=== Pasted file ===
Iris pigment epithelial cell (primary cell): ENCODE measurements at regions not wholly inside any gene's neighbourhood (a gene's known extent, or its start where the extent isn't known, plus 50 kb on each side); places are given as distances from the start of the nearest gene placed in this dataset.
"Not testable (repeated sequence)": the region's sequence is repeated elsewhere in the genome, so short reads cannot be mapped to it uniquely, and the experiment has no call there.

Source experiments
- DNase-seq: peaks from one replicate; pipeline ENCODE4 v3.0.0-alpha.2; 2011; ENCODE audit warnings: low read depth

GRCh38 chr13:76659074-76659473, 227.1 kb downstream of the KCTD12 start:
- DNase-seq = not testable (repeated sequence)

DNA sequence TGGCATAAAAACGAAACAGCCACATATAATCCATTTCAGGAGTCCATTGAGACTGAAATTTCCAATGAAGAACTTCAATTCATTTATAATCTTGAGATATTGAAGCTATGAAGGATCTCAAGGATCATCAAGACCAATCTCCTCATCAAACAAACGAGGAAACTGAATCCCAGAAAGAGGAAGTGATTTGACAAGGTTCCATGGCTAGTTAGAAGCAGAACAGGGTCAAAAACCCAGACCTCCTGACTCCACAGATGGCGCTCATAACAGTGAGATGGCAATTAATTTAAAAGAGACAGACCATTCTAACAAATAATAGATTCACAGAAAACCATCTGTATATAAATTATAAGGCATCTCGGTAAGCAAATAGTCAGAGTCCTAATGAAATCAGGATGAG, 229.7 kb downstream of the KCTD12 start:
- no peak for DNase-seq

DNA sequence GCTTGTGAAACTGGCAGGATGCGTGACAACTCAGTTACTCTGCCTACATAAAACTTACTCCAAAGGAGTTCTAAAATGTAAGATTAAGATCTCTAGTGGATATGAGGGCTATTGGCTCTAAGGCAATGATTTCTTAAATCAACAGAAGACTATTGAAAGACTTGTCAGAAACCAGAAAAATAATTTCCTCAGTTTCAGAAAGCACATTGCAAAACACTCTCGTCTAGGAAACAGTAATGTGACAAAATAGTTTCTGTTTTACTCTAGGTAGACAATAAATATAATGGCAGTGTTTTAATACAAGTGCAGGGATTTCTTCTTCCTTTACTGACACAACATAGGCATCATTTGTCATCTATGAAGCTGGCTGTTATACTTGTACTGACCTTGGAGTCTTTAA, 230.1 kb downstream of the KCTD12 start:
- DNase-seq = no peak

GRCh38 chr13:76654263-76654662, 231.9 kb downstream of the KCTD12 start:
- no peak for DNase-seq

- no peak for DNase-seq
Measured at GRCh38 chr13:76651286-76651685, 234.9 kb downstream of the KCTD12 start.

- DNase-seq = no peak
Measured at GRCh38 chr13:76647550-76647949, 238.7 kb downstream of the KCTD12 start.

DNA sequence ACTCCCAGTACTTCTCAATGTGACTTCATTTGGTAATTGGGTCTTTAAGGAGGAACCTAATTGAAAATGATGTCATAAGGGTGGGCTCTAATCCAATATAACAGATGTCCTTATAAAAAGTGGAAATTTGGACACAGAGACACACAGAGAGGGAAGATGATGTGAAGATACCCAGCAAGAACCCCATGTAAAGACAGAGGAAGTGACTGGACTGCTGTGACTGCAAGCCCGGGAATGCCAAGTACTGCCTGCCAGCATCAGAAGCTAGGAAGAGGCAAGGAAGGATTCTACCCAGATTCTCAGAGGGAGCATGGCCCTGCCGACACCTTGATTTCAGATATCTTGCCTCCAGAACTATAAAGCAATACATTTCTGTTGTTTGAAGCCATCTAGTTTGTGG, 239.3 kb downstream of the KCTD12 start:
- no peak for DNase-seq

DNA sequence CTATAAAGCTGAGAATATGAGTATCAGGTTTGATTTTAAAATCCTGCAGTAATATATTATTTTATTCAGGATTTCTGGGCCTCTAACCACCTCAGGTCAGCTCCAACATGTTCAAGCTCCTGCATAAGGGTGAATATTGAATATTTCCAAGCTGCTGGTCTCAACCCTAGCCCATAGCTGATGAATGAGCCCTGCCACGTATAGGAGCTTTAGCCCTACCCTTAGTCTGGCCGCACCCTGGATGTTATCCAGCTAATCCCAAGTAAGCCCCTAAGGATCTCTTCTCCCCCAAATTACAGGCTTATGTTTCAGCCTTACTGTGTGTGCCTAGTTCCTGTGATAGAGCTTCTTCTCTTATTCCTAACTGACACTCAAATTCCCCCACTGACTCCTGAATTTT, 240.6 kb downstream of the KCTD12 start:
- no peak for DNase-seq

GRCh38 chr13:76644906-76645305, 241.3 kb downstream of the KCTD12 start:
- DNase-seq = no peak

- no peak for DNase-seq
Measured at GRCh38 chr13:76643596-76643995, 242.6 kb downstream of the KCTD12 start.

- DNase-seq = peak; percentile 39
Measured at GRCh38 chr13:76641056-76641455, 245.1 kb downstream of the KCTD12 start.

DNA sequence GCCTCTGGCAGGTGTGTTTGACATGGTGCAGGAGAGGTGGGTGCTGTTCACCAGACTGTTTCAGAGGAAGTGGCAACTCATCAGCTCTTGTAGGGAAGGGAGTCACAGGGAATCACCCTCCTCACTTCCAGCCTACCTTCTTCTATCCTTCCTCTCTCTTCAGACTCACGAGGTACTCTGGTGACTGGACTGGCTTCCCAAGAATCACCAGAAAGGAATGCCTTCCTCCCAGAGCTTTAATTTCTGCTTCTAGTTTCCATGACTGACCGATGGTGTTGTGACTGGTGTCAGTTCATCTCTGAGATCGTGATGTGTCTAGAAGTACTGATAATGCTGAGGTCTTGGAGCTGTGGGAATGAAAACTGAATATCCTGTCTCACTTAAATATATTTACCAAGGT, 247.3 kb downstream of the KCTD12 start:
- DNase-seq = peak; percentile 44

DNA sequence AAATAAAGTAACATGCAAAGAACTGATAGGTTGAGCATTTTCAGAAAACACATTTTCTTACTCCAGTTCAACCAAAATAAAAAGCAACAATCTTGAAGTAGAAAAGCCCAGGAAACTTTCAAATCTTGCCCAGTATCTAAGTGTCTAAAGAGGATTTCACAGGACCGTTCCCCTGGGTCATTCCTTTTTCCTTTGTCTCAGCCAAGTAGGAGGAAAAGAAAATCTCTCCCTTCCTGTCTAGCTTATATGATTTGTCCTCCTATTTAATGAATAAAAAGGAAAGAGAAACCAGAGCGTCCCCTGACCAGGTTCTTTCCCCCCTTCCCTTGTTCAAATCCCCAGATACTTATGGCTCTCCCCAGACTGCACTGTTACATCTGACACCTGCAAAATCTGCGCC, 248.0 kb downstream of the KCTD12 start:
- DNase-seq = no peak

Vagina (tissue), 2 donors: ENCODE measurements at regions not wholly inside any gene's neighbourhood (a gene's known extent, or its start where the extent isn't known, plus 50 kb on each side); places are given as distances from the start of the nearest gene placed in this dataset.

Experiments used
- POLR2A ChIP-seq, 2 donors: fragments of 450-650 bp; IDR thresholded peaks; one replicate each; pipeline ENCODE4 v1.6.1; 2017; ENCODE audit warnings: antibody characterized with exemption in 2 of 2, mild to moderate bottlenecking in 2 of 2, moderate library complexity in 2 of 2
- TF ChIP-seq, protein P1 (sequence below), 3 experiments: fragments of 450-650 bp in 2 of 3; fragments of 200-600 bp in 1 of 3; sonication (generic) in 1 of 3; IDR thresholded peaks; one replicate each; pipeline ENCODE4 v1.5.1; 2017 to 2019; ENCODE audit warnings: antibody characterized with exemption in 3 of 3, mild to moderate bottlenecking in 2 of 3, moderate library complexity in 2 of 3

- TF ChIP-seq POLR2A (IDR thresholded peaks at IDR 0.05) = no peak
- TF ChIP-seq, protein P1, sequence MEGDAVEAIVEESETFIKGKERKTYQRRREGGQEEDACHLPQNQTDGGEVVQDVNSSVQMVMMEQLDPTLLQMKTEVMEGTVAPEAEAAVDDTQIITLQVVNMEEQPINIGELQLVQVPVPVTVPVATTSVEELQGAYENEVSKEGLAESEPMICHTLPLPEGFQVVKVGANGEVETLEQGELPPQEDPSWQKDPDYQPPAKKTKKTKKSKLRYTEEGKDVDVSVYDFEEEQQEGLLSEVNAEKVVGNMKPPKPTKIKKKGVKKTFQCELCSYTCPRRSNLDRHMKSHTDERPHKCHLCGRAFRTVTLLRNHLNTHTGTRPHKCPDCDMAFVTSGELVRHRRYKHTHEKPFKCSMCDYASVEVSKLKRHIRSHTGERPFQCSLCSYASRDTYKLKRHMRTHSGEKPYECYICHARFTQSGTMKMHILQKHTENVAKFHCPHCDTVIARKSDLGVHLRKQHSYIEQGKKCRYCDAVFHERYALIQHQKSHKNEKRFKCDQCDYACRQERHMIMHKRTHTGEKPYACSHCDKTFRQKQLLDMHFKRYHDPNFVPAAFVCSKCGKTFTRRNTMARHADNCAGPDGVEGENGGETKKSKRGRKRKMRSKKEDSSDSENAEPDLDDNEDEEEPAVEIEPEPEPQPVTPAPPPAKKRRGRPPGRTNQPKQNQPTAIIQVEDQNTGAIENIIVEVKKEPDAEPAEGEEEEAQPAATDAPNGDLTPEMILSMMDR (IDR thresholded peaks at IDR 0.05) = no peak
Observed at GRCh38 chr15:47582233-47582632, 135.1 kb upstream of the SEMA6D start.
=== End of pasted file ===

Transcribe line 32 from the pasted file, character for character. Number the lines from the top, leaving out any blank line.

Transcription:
Experiments used